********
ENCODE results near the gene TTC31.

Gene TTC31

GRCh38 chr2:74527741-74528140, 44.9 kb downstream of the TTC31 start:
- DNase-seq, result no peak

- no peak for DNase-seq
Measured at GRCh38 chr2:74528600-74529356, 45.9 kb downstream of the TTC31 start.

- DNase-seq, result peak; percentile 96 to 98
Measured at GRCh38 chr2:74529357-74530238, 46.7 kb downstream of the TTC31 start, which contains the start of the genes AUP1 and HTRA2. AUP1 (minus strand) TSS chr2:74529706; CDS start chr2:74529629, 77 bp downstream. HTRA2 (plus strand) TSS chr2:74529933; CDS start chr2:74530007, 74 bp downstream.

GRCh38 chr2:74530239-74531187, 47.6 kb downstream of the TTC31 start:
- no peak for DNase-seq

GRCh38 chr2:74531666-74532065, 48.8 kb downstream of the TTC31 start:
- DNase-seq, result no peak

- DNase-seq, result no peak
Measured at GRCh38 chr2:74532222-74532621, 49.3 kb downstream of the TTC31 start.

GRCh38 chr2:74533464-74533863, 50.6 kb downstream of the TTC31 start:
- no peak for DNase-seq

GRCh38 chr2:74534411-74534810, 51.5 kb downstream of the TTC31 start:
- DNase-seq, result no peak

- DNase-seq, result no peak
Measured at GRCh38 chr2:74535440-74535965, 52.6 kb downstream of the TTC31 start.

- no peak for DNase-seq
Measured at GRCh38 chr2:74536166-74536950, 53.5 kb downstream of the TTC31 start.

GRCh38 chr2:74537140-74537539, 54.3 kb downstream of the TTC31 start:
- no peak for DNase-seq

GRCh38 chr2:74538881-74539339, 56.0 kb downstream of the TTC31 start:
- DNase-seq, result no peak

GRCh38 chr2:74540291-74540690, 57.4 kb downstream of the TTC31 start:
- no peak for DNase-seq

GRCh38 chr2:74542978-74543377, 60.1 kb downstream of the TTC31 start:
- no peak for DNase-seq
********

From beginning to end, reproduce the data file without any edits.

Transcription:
ENCODE results near the gene TTC31.

Gene TTC31

GRCh38 chr2:74527741-74528140, 44.9 kb downstream of the TTC31 start:
- DNase-seq, result no peak

- no peak for DNase-seq
Measured at GRCh38 chr2:74528600-74529356, 45.9 kb downstream of the TTC31 start.

- DNase-seq, result peak; percentile 96 to 98
Measured at GRCh38 chr2:74529357-74530238, 46.7 kb downstream of the TTC31 start, which contains the start of the genes AUP1 and HTRA2. AUP1 (minus strand) TSS chr2:74529706; CDS start chr2:74529629, 77 bp downstream. HTRA2 (plus strand) TSS chr2:74529933; CDS start chr2:74530007, 74 bp downstream.

GRCh38 chr2:74530239-74531187, 47.6 kb downstream of the TTC31 start:
- no peak for DNase-seq

GRCh38 chr2:74531666-74532065, 48.8 kb downstream of the TTC31 start:
- DNase-seq, result no peak

- DNase-seq, result no peak
Measured at GRCh38 chr2:74532222-74532621, 49.3 kb downstream of the TTC31 start.

GRCh38 chr2:74533464-74533863, 50.6 kb downstream of the TTC31 start:
- no peak for DNase-seq

GRCh38 chr2:74534411-74534810, 51.5 kb downstream of the TTC31 start:
- DNase-seq, result no peak

- DNase-seq, result no peak
Measured at GRCh38 chr2:74535440-74535965, 52.6 kb downstream of the TTC31 start.

- no peak for DNase-seq
Measured at GRCh38 chr2:74536166-74536950, 53.5 kb downstream of the TTC31 start.

GRCh38 chr2:74537140-74537539, 54.3 kb downstream of the TTC31 start:
- no peak for DNase-seq

GRCh38 chr2:74538881-74539339, 56.0 kb downstream of the TTC31 start:
- DNase-seq, result no peak

GRCh38 chr2:74540291-74540690, 57.4 kb downstream of the TTC31 start:
- no peak for DNase-seq

GRCh38 chr2:74542978-74543377, 60.1 kb downstream of the TTC31 start:
- no peak for DNase-seq